You can’t confidently hire an expert and put their expertise to work for you if you don’t understand what beyond their degrees and credentials make them expert. You either take them at their word that they know what they’re doing or...you don’t. You resent and reject them on principle, and get Brexit and Trump as the reward for your skepticism.
At any rate…
Jedidah Isler was the first African American woman to earn a Ph.D. in astrophysics from Yale. Dale Davis Jones is the first African American woman to be named an IBM Distinguished Engineer, which is a job as well as an honor. Mentoring younger engineers is one of a Distinguished Engineer’s responsibilities. I would guess this is the basis of Jones’ and Isler’s stake in STEM education and in education in general. They want kids to have the same opportunities they’ve had.
And it appears that that’s one of the lessons of the movie Hidden Figures. More than being able to do math that sends the Mercury astronauts into space, it’s about being able to put your talents, skills, brains, ambitions, and dreams to work for your own happiness and for the betterment of the world, and that requires getting an education and making the most of your advantages and finding the courage and strength---in yourself and from the company of others of like minds and like dreams.
So, despite my disgruntlement, I’m as whole-hearted a champion of kids taking math as I am of their taking every other subject.
But there is one more thing, another reason for taking math classes all the way through grade school and up into college.
I can’t do math. But I’ve seen it done often enough to know something about it.
Math isn’t natural. But it is beautiful!
And I think everyone can and should learn to appreciate its beauty
I wouldn't compare learning to do math to learning how to write. I'd compare it to learning how to compose music.
Maybe this is why so many mathematicians and scientists are also good musicians.
I don’t know about engineers, but I have this about mining engineers.
Updated to reflect my final grade: I liked this post when I was finally done with it, but Sherri's comment had me feeling like I didn't read the question correctly and blew the assignment, and now that PZ Myers has taken his red pen to it, I feel like I flunked the final. To tell you the truth, though, I haven't had this much fun being wrong in a long time. Here's Professor Myers' corrections: Being Human Ain't Natural.
“It is worth noting that international politics has reacted weakly — albeit with some praiseworthy exceptions — regarding the concrete will to seek the common good and universal goods, and the ease with which well-founded scientific opinion about the state of our planet is disregarded,” the pontiff said, according to a translation provided by the Vatican. He added that the “‘distraction’ or delay” in implementing global agreements on the environment demonstrates how politics have become submissive “to a technology and an economy which seek profit above all else.”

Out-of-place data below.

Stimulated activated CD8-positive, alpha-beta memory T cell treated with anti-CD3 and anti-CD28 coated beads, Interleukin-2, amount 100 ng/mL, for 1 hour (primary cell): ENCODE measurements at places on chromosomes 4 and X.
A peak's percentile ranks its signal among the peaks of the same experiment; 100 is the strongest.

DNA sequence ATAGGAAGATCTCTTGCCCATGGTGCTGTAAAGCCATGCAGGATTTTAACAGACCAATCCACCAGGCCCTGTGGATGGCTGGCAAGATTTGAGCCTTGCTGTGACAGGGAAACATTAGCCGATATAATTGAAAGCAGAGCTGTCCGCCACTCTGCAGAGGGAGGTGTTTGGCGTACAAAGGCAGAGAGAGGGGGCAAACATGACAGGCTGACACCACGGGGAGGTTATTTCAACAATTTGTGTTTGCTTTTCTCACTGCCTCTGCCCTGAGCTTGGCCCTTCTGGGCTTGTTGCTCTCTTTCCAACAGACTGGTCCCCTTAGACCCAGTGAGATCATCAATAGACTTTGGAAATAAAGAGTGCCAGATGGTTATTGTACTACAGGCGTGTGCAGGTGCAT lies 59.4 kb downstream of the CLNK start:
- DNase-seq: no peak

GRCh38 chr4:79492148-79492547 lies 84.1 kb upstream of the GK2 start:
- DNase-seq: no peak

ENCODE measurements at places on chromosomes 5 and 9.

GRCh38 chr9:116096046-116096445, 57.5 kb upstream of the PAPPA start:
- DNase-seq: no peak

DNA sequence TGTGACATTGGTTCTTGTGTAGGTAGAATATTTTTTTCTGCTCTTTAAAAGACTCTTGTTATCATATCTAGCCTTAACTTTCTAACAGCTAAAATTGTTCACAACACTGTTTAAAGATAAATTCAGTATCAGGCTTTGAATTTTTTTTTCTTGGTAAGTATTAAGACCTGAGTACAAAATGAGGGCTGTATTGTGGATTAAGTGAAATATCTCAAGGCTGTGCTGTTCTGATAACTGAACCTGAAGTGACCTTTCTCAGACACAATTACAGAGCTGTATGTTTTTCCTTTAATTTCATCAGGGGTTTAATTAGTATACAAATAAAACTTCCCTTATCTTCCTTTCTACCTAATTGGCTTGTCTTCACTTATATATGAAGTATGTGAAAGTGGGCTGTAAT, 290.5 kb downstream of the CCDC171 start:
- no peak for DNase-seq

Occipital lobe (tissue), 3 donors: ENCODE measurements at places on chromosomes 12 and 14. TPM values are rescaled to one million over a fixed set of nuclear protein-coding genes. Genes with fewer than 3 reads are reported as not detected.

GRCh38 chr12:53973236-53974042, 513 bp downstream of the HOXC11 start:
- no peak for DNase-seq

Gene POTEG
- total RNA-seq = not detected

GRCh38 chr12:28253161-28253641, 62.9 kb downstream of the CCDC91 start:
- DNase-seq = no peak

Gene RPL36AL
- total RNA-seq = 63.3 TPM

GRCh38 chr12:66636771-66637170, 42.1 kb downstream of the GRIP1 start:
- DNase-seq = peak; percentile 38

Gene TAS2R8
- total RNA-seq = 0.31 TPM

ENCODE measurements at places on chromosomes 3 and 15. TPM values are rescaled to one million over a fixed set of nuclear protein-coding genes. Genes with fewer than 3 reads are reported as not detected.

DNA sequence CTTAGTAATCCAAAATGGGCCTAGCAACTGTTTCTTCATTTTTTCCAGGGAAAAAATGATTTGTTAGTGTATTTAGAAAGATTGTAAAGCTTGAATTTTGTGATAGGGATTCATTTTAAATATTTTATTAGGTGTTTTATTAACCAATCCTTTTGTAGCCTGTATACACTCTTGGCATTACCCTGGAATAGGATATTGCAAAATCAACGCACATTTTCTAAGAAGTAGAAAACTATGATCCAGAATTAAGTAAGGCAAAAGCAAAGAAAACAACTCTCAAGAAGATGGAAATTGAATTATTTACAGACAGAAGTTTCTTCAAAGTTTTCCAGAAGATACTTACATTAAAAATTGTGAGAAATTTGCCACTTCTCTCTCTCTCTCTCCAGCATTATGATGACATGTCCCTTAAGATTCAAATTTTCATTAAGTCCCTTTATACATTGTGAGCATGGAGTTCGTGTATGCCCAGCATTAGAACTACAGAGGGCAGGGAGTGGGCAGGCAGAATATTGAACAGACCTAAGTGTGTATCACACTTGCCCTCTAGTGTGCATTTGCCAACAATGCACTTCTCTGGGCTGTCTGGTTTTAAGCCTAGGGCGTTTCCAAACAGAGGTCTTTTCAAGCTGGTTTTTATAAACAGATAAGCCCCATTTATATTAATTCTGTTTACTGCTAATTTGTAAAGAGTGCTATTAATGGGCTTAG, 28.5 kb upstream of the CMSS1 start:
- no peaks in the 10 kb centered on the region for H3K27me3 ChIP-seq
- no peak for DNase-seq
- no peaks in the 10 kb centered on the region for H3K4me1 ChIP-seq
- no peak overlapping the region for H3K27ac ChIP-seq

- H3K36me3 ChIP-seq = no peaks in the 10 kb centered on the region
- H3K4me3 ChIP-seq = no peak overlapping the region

Won’t it be ironic if we liberals wind up looking to Francis for leadership in the fight against the rising tide of Trumpism here and in Europe?
“When the Son of man comes in his glory, and all the angels with him, then he will sit on his glorious throne. Before him will be gathered all the nations, and he will separate them one from another as a shepherd separates the sheep from the goats, and he will place the sheep at his right hand, but the goats at the left. Then the King will say to those at his right hand, ‘Come, O blessed of my Father, inherit the kingdom prepared for you from the foundation of the world; for I was hungry and you gave me food, I was thirsty and you gave me drink, I was a stranger and you welcomed me, I was naked and you clothed me, I was sick and you visited me, I was in prison and you came to me.’ Then the righteous will answer him, ‘Lord, when did we see thee hungry and feed thee, or thirsty and give thee drink? And when did we see thee a stranger and welcome thee, or naked and clothe thee? And when did we see thee sick or in prison and visit thee?’ And the King will answer them, ‘Truly, I say to you, as you did it to one of the least of these my brethren, you did it to me….’”
“Do not lay up for yourselves treasures on earth, where moth and rust consume and where thieves break in and steal, but lay up for yourselves treasures in heaven, where neither moth nor rust consumes and where thieves do not break in and steal. For where your treasure is, there will your heart be also…”
The idea is simple. When examined close up, a moth’s eye contains a very fine array of small tapered cylindrical protuberances. Their job is to reduce reflection, allowing these nocturnal creatures to absorb as a much light as possible so that they can navigate even in the dark…
Deep in a sinkhole, buried in a pile of sand and mastodon dung, was a small, ancient knife used for hunting and cutting carcass meat from the bone. The dung dates back roughly 14,500 years — some 1,500 years before the Clovis people, who were long thought to have been America’s first human inhabitants. Discover caught up with [Florida State archaeologist Jessi Halligan] to learn more about the find and the murky world of underwater archaeology.
To jump straight to Steven Potter’s interview with Halligan, follow the link to “Something in the Water” at Discover Magazine.
"In early August, LHC scientists had their answer, and the news was not good. The diphoton bump had vanished back into the noise. It was a random fluctuation after all. That meant more than 500 papers now contained detailed dissections of a signal that did not exist."